Prime Minister Dmitry Medvedev, also the leader of United Russia, said Saturday at the ruling party's 14th congress that it had reasserted its position, though President Vladimir Putin's absence at the event prompted analysts to paint a more pessimistic picture.
Putin met with some United Russia members in the run-up to the congress on Oct. 3 but did not attend the main event itself, triggering speculation that he is distancing himself from the party.
Some analysts have argued that Putin's actions and many United Russia politicians' reluctance to showcase their affiliation with the party in recent elections were proof of the party's declining popularity.
But Medvedev provided a much more upbeat assessment, saying the party's results in the Sept. 8 regional races, which were stronger than those in the December 2011 State Duma election, demonstrated that it had managed to "rebuild the population's trust.
Despite the serious issues on the agenda, the prime minister appeared to be in a jovial mood and made frequent jokes at the event.
"Let's talk about life," Medvedev said at the beginning of the congress. "Who is in favor of starting our work? Those who are against it may leave and take a rest."
The recent regional elections "proved that United Russia is the most trusted and highly esteemed of all political forces," he said.
The results of United Russia in most regional legislative elections held in September were better than those in the December 2011 State Duma elections in relevant regions. The improvement was partially offset, however, by Civil Platform representative Yevgeny Roizman's election as mayor of Yekaterinburg, opposition leader Alexei Navalny's unexpectedly high percentage in the Moscow mayoral race and the Patriots of Russia getting a majority in the Krasnoyarsk city council.
Nevertheless, Medvedev said, victory was taken despite "record competition" with a bigger number of parties.
The number of registered parties soared in this year's elections as a result of a reform carried out in 2012. But critics have argued that most of the new parties are "fakes" that still answer to the Kremlin, while real opposition parties are refused registration.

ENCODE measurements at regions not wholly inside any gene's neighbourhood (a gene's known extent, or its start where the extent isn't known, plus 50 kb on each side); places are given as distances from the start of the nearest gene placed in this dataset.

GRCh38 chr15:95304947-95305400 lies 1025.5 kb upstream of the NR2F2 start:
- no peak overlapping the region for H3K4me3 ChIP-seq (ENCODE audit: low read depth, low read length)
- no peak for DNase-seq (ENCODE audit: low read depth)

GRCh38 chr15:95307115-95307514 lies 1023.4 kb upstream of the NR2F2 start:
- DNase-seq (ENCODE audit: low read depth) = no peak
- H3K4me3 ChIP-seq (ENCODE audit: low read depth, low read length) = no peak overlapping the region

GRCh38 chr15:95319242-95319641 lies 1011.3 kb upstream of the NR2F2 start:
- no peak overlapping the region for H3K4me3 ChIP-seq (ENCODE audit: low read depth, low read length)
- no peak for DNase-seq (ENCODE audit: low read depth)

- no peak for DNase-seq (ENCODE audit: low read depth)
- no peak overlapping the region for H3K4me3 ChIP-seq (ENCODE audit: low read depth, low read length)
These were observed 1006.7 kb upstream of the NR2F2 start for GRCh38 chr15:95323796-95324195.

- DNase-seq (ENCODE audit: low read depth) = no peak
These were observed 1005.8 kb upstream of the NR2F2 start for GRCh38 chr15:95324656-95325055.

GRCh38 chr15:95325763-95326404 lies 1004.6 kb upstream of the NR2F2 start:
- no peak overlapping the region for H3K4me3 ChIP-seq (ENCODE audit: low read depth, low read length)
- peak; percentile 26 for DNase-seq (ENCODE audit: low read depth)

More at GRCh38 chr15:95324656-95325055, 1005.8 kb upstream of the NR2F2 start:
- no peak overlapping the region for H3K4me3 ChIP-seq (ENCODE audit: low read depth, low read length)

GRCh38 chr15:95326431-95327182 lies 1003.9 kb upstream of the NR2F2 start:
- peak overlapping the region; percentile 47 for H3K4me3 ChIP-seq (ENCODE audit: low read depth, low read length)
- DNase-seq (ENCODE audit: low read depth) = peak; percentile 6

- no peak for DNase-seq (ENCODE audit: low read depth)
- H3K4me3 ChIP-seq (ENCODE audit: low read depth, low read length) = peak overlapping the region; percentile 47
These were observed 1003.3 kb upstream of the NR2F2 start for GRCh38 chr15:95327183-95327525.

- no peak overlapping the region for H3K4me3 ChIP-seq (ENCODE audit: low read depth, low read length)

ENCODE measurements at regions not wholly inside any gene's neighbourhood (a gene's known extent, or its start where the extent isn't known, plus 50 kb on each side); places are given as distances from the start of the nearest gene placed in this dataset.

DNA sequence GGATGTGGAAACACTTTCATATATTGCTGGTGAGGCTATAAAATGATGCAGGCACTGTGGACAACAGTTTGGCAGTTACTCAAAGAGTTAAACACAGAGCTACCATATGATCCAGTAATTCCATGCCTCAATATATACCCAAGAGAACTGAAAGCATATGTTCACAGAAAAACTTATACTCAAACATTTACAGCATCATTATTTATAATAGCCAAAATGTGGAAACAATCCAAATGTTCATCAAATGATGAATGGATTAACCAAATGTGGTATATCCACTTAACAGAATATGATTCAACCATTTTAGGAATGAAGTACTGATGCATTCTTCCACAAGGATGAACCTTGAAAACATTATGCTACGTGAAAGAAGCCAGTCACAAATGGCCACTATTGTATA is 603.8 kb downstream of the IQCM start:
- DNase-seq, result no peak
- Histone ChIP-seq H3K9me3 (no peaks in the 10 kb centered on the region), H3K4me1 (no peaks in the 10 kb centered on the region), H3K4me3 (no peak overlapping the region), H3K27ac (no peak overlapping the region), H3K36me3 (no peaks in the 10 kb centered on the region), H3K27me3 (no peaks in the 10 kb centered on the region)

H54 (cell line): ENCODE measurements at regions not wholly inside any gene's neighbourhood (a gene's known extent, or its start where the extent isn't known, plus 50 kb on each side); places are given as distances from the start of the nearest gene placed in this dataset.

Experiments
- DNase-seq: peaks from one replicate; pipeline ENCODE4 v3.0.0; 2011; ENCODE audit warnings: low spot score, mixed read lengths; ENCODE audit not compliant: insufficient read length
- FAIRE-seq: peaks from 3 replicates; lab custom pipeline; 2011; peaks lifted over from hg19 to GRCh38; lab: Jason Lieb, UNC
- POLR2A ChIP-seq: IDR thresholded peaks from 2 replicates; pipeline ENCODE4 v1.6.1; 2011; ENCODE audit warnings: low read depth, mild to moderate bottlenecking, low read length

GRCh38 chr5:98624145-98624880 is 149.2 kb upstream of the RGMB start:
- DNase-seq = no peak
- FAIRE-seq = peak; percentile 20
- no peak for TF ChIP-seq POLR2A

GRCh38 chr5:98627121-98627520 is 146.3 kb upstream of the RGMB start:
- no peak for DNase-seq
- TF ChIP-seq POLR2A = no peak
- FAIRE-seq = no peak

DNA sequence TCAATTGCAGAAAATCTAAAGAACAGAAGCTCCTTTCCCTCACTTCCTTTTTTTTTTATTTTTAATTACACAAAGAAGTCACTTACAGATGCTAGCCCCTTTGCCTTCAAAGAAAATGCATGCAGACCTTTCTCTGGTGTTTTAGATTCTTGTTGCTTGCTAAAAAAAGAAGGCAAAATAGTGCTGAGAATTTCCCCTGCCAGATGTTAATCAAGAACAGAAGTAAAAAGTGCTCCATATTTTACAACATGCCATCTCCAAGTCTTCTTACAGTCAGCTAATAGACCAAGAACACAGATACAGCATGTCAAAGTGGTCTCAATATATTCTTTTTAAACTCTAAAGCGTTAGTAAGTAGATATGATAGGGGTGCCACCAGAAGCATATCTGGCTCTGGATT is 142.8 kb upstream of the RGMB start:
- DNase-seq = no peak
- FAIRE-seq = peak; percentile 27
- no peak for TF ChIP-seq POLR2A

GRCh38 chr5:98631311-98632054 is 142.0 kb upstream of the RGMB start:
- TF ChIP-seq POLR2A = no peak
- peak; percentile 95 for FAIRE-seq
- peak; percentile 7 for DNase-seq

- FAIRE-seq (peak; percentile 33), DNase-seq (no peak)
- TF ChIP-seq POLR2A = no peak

State Duma Speaker Sergei Naryshkin echoed Medvedev's assessment of the elections, however.
"Those who spoke of the illegitimacy of the parliament have failed," he said, adding that the results of the regional elections confirmed his words. But a new wave of "destructive attempts" to question the legitimacy of the parliament cannot be ruled out, he said.
The opposition has repeatedly said the parliament is illegitimate because of purported large-scale fraud during the State Duma election in December 2011, which triggered an unprecedented wave of protests, and called for dissolving the parliament's lower house.
Alexander Motovilov, head of United Russia's executive committee in the Chelyabinsk region, told The Moscow Times that United Russia leaders were shocked when the party's rating started to fall in 2011.
He said the party subsequently saw a resurgence thanks to what he believes to be its main achievements — including, for example, efforts to aid the victims of flooding in the Chelyabinsk region in August. United Russia's decision to introduce primaries, which helped single out the most popular candidates, was another reason for its increased ratings, he added.
"What does not kill you makes you stronger," Motovilov said.